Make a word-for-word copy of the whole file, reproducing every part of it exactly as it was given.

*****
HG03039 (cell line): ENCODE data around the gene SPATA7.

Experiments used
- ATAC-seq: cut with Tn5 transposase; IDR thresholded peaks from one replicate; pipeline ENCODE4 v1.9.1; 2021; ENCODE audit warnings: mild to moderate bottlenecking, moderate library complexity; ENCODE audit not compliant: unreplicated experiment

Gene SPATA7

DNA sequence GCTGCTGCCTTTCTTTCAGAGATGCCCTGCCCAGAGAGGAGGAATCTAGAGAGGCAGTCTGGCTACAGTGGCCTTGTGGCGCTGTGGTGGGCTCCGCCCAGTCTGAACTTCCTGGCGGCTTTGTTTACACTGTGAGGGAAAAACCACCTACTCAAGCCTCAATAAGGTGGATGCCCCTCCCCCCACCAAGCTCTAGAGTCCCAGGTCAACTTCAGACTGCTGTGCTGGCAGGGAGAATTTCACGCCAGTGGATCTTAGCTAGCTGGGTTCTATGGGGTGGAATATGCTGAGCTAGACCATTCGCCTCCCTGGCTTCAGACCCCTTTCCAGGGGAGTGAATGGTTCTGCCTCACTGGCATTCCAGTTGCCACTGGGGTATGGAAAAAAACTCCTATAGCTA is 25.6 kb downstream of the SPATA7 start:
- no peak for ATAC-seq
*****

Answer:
HG03039 (cell line): ENCODE data around the gene SPATA7.

Experiments used
- ATAC-seq: cut with Tn5 transposase; IDR thresholded peaks from one replicate; pipeline ENCODE4 v1.9.1; 2021; ENCODE audit warnings: mild to moderate bottlenecking, moderate library complexity; ENCODE audit not compliant: unreplicated experiment

Gene SPATA7

DNA sequence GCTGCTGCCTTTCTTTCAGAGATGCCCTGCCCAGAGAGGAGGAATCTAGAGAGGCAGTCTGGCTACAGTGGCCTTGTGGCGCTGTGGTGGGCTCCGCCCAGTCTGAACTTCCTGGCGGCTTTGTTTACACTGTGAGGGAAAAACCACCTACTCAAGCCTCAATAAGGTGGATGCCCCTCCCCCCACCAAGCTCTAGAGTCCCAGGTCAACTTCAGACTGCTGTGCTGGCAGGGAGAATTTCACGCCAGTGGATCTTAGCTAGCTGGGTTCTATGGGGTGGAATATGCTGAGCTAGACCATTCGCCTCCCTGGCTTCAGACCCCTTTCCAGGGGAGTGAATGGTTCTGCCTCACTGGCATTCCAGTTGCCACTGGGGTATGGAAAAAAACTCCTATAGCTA is 25.6 kb downstream of the SPATA7 start:
- no peak for ATAC-seq